Instead, according to bank records introduced by the prosecution, Laffitte ordered $350,000 of the money to be wired to Murdaugh’s friend, lawyer Chris Wilson, to pay a debt.

And $400,000 went to pay overdrafts on Murdaugh’s checking accounts, according to bank records.

The testimony was meant to bolster the defense’s argument that Laffitte made payments of hundreds of thousands of dollars for Murdaugh’s benefit. Earlier in the trial, several board members testified that they were unaware of the payments, especially the $680,000 that was paid out before members of the bank’s board of directors were aware of it.

But Wednesday, Charlie Laffitte testified that he spoke directly to Murdaugh earlier that summer and had agreed to the loan to Murdaugh to cover the home renovations.

Charlie Laffitte testified that the loan was properly granted because it had been approved by three members of the bank’s board of directors’ executive committee, who included himself, his son and Henderson.

In Henderson’s testimony later Wednesday, she used the term “we” several times on the stand to refer to her brother’s actions.

“As an employee of the bank, especially a family bank, everything is a ‘we,’” she said. “If a teller shorts someone $20, we have to apologize, not Jane at the window. That was the way I was brought up.”

There were no formal dissents from the board when they were notified about the payment via email, she said. However, the disclosure concerned some board members, including Becky Laffitte and Norris Laffitte, who testified earlier at trial that they were becoming worried about Murdaugh’s ability to pay back various sizable loans he had with the bank.

In his conversation about the $750,000 beach house loan, Charlie Laffitte said, “We made arrangements to get it covered. … We had been talking over earlier about his beach house, so we put a mortgage on the beach house … After that I turned it over to Russell to get it done.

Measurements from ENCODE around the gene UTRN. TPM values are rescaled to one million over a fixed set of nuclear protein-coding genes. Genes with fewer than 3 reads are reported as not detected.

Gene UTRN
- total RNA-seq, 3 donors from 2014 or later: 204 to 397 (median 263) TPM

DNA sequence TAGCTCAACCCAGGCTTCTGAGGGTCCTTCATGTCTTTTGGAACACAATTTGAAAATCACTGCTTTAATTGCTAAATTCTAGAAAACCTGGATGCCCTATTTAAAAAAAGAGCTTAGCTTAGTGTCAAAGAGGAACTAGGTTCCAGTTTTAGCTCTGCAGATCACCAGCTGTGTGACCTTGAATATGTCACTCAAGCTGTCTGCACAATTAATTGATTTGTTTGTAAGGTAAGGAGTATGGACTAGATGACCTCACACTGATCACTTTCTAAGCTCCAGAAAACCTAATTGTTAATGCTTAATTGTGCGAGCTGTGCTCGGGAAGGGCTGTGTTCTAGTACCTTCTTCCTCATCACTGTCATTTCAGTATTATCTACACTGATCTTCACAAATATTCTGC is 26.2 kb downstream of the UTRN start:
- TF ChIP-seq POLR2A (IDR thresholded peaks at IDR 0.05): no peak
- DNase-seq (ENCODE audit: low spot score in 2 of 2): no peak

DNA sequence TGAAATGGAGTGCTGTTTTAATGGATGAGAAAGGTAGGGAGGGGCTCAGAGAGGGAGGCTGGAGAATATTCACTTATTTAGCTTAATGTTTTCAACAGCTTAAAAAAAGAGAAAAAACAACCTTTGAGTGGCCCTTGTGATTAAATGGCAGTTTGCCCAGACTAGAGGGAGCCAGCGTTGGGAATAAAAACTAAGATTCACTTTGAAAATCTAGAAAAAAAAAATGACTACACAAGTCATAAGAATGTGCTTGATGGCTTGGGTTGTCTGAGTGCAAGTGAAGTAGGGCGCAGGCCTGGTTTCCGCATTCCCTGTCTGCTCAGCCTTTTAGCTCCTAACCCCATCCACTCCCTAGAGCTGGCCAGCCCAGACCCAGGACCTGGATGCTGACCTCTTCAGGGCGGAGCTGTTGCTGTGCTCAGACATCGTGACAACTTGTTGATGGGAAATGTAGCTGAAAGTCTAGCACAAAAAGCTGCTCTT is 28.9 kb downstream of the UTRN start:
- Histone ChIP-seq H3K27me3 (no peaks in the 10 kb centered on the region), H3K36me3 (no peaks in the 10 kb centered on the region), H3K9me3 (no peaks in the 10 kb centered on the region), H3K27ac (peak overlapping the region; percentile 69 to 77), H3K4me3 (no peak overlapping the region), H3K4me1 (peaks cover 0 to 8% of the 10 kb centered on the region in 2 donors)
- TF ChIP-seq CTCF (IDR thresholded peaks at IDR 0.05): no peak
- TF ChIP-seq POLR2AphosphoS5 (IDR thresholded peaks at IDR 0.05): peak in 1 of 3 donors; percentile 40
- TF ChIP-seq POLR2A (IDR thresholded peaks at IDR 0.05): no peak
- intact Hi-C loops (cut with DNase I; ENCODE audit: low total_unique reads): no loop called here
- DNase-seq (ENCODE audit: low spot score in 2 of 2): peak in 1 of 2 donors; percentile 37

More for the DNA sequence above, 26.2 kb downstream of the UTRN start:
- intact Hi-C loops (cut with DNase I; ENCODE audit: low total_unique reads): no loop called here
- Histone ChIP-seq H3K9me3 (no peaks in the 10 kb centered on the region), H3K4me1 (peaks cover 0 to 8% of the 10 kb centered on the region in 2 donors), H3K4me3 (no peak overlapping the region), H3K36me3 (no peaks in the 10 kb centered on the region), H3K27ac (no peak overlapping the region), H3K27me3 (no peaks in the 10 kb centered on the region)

A close family relationship

Charlie Laffitte said his family and the Murdaughs had been close for years, and that Murdaugh and his family lived across the street from him until just a few years ago.

But the elder Laffitte also said he was unaware of many of the details of his son’s handling of Murdaugh-related transactions at the time.

On cross-examination by the government, he said that he was unaware that the money missing from Badger’s account had gone to pay other withdrawals from a minor’s account Laffitte oversaw, or that a part of it was meant to cover fees Laffitte himself had claimed from the account as its conservator.

Asked if he knew his son had negotiated the withdrawal of money from the Badger account in the first place, Charlie Laffitte said, “that’s why we were doing it — the checks were made out to the bank, and he did it the way Alex said to do it.”

Prosecutor Emily Limehouse said the $750,000 exceeded the assessed value of the Murdaughs’ Edisto beach house. When Charlie Laffitte said that the amount also covered some unspecified attorney fees for Murdaugh, Limehouse noted that no use for the loan is specified in the minute meetings from August 2021.

Charlie Laffitte, who said he stepped down from the board in October, also said he was unaware of the uses that loan went to, including payments to an auto dealer, a gastroenterologist, a sports medicine shop and the DeBordieu Club. Henderson also said she went off the board in September of this year.

This story was originally published November 16, 2022 3:55 PM.

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Bristow Marchant covers local government, schools and community in Lexington County for The State. He graduated from the College of Charleston in 2007. He has more than 10 years of experience covering South Carolina at the Clinton Chronicle, Sumter Item and Rock Hill Herald. He joined The State in 2016. Bristow won the S.C. Press Association’s 2015 award for Best Series, and was part of The State’s award-winning 2016 election coverage.